Perhaps one of the most popular, charming and picturesque
fishing villages in the country, Robin Hood’s Bay lies six miles
south of Whitby in North Yorkshire. The origins of the name are
unknown but there are many speculations. Unfortunately there is no
connection to the legendary outlaw and this small fishing village.
The name does not appear in any records until Tudor times, although
it is sometimes called ‘Baytown’. A mile to the south of the
village are bronze age burial mounds called ‘Robin Hood’s Butts’.
There are also signs that some Romans spent some time in the Bay,
the Whitby Pannet Park Museum indicates that Ravenscar was once a
Roman Signal Station.
Although fishing is no longer the main industry in Robin Hood’s
Bay, in the 18th and 19th centuries the village thrived on it. In
1538 ‘Baytown’ grew in size when many people from the inland
village of ‘Raw’ moved down to the coast as a Danish invasion was
no longer imminent. In fact Robin Hood’s Bay was a more prosperous
and important fishing centre than Whitby. In the 1820s there were
130 fishermen sailing 35 cobles and 5 large herring boats, the
community was continuously expanding. The women and boys were also
kept busy, women baited lines and barrelled fish for market, while
the boys mended nets and made the lobster pots. Unfortunately in
1920 there were only two fishing families left in ‘Baytown’, lack
of harbour facilities prevented the Bay from becoming a viable port
and the industry declined. Today the interest in fishing is
reviving with Robin Hood’s Bay being one of the best crab grounds
on the north coast.
Prosperity in the 18th and 19th century in merchant shipping grew
and the village was renowned for the quality of its young seamen.
The Royal Navy however had to send ‘press gangs’ to recruit seamen.
The women of the village drove them out with pans and rolling pins
while their men hid.
Smuggling in the 18th and 19th century was rife and nowhere more so
than Robin Hood’s Bay. It was an ideal location because of the
natural isolation of the bay. A lot of the smuggling was financed
by local squires and although the risk was hanging, it was thought
the perks were worth it. In 1856 the coastguards were given the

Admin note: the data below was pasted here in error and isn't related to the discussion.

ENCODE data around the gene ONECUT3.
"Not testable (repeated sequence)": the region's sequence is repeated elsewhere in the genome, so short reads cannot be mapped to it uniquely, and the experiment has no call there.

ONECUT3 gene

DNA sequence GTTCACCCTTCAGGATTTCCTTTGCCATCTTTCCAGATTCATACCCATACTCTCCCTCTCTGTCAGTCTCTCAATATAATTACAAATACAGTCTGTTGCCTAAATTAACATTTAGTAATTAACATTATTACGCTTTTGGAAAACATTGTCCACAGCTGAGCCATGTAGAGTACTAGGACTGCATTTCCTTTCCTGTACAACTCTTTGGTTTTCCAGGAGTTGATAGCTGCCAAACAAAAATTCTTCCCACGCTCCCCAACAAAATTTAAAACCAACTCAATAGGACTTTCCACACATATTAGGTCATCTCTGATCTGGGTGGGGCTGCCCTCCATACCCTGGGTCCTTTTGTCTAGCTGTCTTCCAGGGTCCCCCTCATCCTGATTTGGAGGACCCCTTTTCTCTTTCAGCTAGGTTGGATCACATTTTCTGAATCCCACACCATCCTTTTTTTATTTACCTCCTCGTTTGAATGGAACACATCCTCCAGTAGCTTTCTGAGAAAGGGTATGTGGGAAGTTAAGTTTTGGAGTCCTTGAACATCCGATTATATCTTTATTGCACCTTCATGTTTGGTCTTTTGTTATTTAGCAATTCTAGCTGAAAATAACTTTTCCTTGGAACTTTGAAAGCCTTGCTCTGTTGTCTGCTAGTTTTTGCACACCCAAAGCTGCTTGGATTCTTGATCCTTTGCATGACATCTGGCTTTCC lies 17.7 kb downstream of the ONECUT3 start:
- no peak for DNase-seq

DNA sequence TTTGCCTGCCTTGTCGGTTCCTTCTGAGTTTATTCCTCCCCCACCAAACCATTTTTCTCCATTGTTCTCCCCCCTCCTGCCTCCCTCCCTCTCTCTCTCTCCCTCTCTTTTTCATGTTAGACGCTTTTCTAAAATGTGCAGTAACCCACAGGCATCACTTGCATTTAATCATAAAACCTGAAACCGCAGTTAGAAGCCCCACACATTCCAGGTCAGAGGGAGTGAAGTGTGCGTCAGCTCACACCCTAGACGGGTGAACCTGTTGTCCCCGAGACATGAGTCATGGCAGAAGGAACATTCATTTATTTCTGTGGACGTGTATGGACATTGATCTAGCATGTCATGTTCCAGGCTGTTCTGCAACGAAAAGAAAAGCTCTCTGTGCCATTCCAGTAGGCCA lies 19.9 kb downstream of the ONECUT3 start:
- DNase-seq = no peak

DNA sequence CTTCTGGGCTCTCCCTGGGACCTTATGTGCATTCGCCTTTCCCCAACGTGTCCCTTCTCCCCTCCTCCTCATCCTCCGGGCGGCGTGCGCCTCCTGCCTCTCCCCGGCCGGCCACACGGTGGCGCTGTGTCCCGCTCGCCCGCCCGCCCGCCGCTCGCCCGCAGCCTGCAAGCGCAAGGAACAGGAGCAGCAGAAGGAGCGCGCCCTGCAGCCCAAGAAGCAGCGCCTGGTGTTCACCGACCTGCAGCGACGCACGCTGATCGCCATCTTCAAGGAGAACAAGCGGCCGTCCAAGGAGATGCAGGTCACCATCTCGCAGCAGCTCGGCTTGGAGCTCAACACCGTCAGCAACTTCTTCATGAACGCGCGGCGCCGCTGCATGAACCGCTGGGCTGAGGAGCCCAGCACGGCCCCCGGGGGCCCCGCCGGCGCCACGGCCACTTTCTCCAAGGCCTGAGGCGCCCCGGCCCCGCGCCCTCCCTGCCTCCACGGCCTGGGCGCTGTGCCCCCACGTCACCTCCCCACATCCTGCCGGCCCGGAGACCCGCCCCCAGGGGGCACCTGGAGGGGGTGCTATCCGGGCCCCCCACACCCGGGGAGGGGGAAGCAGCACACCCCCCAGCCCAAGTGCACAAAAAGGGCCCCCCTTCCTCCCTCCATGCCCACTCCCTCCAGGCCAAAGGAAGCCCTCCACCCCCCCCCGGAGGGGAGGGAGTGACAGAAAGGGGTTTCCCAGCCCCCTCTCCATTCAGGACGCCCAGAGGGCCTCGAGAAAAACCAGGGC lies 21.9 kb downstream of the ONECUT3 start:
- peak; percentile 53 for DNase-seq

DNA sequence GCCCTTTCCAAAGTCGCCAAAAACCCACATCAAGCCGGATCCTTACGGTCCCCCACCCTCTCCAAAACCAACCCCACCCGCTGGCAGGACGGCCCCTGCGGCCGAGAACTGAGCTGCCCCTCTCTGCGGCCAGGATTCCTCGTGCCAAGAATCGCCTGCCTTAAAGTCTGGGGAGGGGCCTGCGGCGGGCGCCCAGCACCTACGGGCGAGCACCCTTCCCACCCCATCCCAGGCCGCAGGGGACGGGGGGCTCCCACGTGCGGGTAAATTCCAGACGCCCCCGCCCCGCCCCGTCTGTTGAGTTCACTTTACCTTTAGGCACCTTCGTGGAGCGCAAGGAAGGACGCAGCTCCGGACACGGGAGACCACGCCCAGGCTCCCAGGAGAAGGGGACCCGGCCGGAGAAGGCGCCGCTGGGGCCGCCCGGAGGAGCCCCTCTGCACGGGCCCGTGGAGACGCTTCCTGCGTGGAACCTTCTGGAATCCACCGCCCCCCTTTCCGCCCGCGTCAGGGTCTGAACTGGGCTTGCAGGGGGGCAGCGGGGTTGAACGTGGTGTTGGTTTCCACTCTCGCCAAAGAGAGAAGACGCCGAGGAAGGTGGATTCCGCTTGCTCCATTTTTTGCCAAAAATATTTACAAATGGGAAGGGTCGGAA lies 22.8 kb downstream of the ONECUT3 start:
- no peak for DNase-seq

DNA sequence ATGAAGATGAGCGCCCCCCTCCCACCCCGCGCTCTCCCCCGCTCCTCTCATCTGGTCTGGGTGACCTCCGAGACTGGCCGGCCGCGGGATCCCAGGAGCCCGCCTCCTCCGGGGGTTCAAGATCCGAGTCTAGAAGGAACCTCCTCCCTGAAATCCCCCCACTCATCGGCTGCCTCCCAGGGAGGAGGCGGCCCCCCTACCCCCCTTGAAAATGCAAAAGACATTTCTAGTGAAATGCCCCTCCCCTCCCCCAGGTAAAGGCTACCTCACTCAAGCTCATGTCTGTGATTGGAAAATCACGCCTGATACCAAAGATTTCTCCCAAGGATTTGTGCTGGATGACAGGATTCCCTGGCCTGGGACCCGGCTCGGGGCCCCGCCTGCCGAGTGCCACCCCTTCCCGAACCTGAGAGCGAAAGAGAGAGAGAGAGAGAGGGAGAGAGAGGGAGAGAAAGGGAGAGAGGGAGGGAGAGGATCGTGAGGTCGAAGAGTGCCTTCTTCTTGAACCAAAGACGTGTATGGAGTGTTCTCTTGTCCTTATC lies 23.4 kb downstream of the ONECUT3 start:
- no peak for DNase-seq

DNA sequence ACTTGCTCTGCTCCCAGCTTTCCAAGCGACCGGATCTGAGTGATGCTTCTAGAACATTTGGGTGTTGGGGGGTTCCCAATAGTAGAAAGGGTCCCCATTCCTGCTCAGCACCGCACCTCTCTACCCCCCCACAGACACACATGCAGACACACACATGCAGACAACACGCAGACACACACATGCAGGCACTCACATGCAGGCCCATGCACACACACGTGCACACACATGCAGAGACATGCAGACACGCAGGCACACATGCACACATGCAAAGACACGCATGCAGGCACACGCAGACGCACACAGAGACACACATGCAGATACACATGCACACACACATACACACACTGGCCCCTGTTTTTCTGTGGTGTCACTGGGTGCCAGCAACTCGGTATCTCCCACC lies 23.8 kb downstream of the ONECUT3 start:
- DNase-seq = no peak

responsibility of catching the smugglers. Robin Hood’s Bay was a
tough assignment for the Whitby based excisemen and dragoons were
brought in to assist. Houses and inns in the bay are said to have
connecting cellars and cupboards, it was said that ‘a bale of silk
could pass from the bottom of the village to the top without seeing
daylight’. The illicit trade of smuggling died out as a result of
the reduction of trade duties rather than the determination of the
In 1780 disaster struck in the Bay, fierce gales and the strong sea
caused many of the cottages along King Street to fall into the
tide. Again in 1791, part of Park Road disappeared into the sea,
over a century later a strong sea wall was built. In 1975, at the
cost of £578,000, the highest sea wall in Britain, measuring 500
feet long and 40 feet high, was constructed ensuring no more of the
old Robin Hood’s Bay was taken to its grave by the ever faithful
Wrecks were very common in the early days. One memorable night in
1881, a large brig ‘Visitor’ was run aground. The sea was so rough
the lifeboat had to be dragged eight miles in the snow to Robin
Hood’s Bay to be launched. The whole crew of the ‘Visitor’ were
saved thanks to the people of the village.
We also have more information about
Robin Hood's Bay and
Robin Hood's Bay Beach as well as
Information & Churches nearby.
It is a village of two halves, the upper part level and
Victorian but the lower, older fishing village has quaint
red-roofed cottages perched on the side of the cliff and jostling
The beach has been regularly awarded
the ENCAMS Seaside Award and will be flying the distinctive blue
and yellow flag if appropriate.
Robin Hoods Bay is clearly not from
the age of the motor vehicle, with many of the streets being little
more than cobbled walkways.